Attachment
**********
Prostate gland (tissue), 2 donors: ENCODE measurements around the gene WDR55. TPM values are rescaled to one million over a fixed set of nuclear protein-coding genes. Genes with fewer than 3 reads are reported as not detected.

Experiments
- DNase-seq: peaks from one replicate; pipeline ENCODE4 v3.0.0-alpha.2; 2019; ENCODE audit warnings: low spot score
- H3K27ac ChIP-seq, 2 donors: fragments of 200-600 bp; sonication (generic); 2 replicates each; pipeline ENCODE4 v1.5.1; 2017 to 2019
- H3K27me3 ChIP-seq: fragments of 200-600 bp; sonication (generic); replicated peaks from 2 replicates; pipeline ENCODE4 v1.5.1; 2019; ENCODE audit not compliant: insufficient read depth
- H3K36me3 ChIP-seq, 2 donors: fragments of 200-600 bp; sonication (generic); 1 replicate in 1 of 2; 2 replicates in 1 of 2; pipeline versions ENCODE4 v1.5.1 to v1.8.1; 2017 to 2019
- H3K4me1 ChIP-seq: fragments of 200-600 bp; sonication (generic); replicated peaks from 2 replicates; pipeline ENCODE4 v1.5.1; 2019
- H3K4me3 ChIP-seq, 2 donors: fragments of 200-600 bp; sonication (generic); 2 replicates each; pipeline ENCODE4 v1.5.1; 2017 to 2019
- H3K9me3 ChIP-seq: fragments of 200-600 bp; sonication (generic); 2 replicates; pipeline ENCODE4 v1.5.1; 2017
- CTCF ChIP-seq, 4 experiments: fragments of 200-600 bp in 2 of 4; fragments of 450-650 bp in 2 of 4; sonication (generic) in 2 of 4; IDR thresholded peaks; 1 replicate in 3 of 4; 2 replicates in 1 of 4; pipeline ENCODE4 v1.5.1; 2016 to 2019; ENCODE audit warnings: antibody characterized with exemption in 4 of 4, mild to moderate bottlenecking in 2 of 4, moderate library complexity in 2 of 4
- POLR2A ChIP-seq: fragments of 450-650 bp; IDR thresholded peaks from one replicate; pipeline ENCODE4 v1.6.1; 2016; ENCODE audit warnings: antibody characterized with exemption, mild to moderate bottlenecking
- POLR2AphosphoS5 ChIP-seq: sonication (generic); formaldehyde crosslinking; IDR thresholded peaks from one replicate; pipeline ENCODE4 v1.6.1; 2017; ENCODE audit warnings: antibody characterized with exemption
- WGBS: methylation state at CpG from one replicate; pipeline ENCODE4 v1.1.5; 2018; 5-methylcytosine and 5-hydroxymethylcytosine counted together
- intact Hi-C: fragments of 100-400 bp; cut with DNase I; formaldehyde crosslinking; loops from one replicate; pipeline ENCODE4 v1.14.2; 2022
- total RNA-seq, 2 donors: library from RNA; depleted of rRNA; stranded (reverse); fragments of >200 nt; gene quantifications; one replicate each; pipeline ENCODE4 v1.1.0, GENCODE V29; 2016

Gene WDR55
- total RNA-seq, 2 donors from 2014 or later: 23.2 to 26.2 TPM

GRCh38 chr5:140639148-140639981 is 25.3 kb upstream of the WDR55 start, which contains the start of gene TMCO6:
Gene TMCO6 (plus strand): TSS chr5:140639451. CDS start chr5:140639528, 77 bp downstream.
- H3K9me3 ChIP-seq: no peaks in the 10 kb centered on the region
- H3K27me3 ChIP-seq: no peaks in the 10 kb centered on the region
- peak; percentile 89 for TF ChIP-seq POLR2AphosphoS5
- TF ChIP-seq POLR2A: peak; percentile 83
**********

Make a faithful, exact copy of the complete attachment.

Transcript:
Prostate gland (tissue), 2 donors: ENCODE measurements around the gene WDR55. TPM values are rescaled to one million over a fixed set of nuclear protein-coding genes. Genes with fewer than 3 reads are reported as not detected.

Experiments
- DNase-seq: peaks from one replicate; pipeline ENCODE4 v3.0.0-alpha.2; 2019; ENCODE audit warnings: low spot score
- H3K27ac ChIP-seq, 2 donors: fragments of 200-600 bp; sonication (generic); 2 replicates each; pipeline ENCODE4 v1.5.1; 2017 to 2019
- H3K27me3 ChIP-seq: fragments of 200-600 bp; sonication (generic); replicated peaks from 2 replicates; pipeline ENCODE4 v1.5.1; 2019; ENCODE audit not compliant: insufficient read depth
- H3K36me3 ChIP-seq, 2 donors: fragments of 200-600 bp; sonication (generic); 1 replicate in 1 of 2; 2 replicates in 1 of 2; pipeline versions ENCODE4 v1.5.1 to v1.8.1; 2017 to 2019
- H3K4me1 ChIP-seq: fragments of 200-600 bp; sonication (generic); replicated peaks from 2 replicates; pipeline ENCODE4 v1.5.1; 2019
- H3K4me3 ChIP-seq, 2 donors: fragments of 200-600 bp; sonication (generic); 2 replicates each; pipeline ENCODE4 v1.5.1; 2017 to 2019
- H3K9me3 ChIP-seq: fragments of 200-600 bp; sonication (generic); 2 replicates; pipeline ENCODE4 v1.5.1; 2017
- CTCF ChIP-seq, 4 experiments: fragments of 200-600 bp in 2 of 4; fragments of 450-650 bp in 2 of 4; sonication (generic) in 2 of 4; IDR thresholded peaks; 1 replicate in 3 of 4; 2 replicates in 1 of 4; pipeline ENCODE4 v1.5.1; 2016 to 2019; ENCODE audit warnings: antibody characterized with exemption in 4 of 4, mild to moderate bottlenecking in 2 of 4, moderate library complexity in 2 of 4
- POLR2A ChIP-seq: fragments of 450-650 bp; IDR thresholded peaks from one replicate; pipeline ENCODE4 v1.6.1; 2016; ENCODE audit warnings: antibody characterized with exemption, mild to moderate bottlenecking
- POLR2AphosphoS5 ChIP-seq: sonication (generic); formaldehyde crosslinking; IDR thresholded peaks from one replicate; pipeline ENCODE4 v1.6.1; 2017; ENCODE audit warnings: antibody characterized with exemption
- WGBS: methylation state at CpG from one replicate; pipeline ENCODE4 v1.1.5; 2018; 5-methylcytosine and 5-hydroxymethylcytosine counted together
- intact Hi-C: fragments of 100-400 bp; cut with DNase I; formaldehyde crosslinking; loops from one replicate; pipeline ENCODE4 v1.14.2; 2022
- total RNA-seq, 2 donors: library from RNA; depleted of rRNA; stranded (reverse); fragments of >200 nt; gene quantifications; one replicate each; pipeline ENCODE4 v1.1.0, GENCODE V29; 2016

Gene WDR55
- total RNA-seq, 2 donors from 2014 or later: 23.2 to 26.2 TPM

GRCh38 chr5:140639148-140639981 is 25.3 kb upstream of the WDR55 start, which contains the start of gene TMCO6:
Gene TMCO6 (plus strand): TSS chr5:140639451. CDS start chr5:140639528, 77 bp downstream.
- H3K9me3 ChIP-seq: no peaks in the 10 kb centered on the region
- H3K27me3 ChIP-seq: no peaks in the 10 kb centered on the region
- peak; percentile 89 for TF ChIP-seq POLR2AphosphoS5
- TF ChIP-seq POLR2A: peak; percentile 83